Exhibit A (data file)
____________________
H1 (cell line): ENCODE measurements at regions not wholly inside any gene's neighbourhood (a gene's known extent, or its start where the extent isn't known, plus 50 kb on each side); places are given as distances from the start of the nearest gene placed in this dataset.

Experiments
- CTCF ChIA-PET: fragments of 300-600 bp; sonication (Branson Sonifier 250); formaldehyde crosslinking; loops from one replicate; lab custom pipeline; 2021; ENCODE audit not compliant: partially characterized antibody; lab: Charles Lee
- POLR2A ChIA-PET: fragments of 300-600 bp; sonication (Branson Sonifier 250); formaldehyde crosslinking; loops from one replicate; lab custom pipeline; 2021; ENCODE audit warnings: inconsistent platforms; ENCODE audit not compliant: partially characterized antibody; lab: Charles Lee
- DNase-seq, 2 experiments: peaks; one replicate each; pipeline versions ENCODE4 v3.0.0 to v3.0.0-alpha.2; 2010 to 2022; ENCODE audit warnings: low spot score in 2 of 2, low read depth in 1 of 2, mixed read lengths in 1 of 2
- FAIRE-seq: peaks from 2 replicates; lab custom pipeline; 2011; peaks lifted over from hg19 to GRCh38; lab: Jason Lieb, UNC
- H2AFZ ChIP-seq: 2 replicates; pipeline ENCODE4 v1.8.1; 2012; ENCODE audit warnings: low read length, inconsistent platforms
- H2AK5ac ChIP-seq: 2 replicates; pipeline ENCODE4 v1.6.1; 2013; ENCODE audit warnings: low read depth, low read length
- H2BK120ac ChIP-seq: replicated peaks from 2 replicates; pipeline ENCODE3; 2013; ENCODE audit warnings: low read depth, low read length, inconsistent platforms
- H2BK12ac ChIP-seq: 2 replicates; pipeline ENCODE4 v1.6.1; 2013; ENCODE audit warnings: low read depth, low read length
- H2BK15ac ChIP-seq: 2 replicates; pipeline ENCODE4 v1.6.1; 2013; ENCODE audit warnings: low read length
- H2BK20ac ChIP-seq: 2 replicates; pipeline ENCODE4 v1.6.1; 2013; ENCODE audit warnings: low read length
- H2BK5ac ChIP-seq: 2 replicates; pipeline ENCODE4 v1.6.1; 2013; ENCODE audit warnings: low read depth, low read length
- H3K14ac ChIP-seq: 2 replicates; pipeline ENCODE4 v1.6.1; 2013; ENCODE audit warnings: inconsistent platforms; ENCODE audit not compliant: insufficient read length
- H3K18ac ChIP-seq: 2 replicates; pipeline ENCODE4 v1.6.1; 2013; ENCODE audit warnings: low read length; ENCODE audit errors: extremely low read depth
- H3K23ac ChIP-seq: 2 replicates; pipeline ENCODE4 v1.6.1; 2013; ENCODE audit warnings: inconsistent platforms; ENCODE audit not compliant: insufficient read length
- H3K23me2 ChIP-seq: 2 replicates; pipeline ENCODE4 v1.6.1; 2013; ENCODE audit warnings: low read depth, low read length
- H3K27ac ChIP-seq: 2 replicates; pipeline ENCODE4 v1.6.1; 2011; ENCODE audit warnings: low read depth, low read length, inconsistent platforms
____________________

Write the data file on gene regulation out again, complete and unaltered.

H1 (cell line): ENCODE measurements at regions not wholly inside any gene's neighbourhood (a gene's known extent, or its start where the extent isn't known, plus 50 kb on each side); places are given as distances from the start of the nearest gene placed in this dataset.

Experiments
- CTCF ChIA-PET: fragments of 300-600 bp; sonication (Branson Sonifier 250); formaldehyde crosslinking; loops from one replicate; lab custom pipeline; 2021; ENCODE audit not compliant: partially characterized antibody; lab: Charles Lee
- POLR2A ChIA-PET: fragments of 300-600 bp; sonication (Branson Sonifier 250); formaldehyde crosslinking; loops from one replicate; lab custom pipeline; 2021; ENCODE audit warnings: inconsistent platforms; ENCODE audit not compliant: partially characterized antibody; lab: Charles Lee
- DNase-seq, 2 experiments: peaks; one replicate each; pipeline versions ENCODE4 v3.0.0 to v3.0.0-alpha.2; 2010 to 2022; ENCODE audit warnings: low spot score in 2 of 2, low read depth in 1 of 2, mixed read lengths in 1 of 2
- FAIRE-seq: peaks from 2 replicates; lab custom pipeline; 2011; peaks lifted over from hg19 to GRCh38; lab: Jason Lieb, UNC
- H2AFZ ChIP-seq: 2 replicates; pipeline ENCODE4 v1.8.1; 2012; ENCODE audit warnings: low read length, inconsistent platforms
- H2AK5ac ChIP-seq: 2 replicates; pipeline ENCODE4 v1.6.1; 2013; ENCODE audit warnings: low read depth, low read length
- H2BK120ac ChIP-seq: replicated peaks from 2 replicates; pipeline ENCODE3; 2013; ENCODE audit warnings: low read depth, low read length, inconsistent platforms
- H2BK12ac ChIP-seq: 2 replicates; pipeline ENCODE4 v1.6.1; 2013; ENCODE audit warnings: low read depth, low read length
- H2BK15ac ChIP-seq: 2 replicates; pipeline ENCODE4 v1.6.1; 2013; ENCODE audit warnings: low read length
- H2BK20ac ChIP-seq: 2 replicates; pipeline ENCODE4 v1.6.1; 2013; ENCODE audit warnings: low read length
- H2BK5ac ChIP-seq: 2 replicates; pipeline ENCODE4 v1.6.1; 2013; ENCODE audit warnings: low read depth, low read length
- H3K14ac ChIP-seq: 2 replicates; pipeline ENCODE4 v1.6.1; 2013; ENCODE audit warnings: inconsistent platforms; ENCODE audit not compliant: insufficient read length
- H3K18ac ChIP-seq: 2 replicates; pipeline ENCODE4 v1.6.1; 2013; ENCODE audit warnings: low read length; ENCODE audit errors: extremely low read depth
- H3K23ac ChIP-seq: 2 replicates; pipeline ENCODE4 v1.6.1; 2013; ENCODE audit warnings: inconsistent platforms; ENCODE audit not compliant: insufficient read length
- H3K23me2 ChIP-seq: 2 replicates; pipeline ENCODE4 v1.6.1; 2013; ENCODE audit warnings: low read depth, low read length
- H3K27ac ChIP-seq: 2 replicates; pipeline ENCODE4 v1.6.1; 2011; ENCODE audit warnings: low read depth, low read length, inconsistent platforms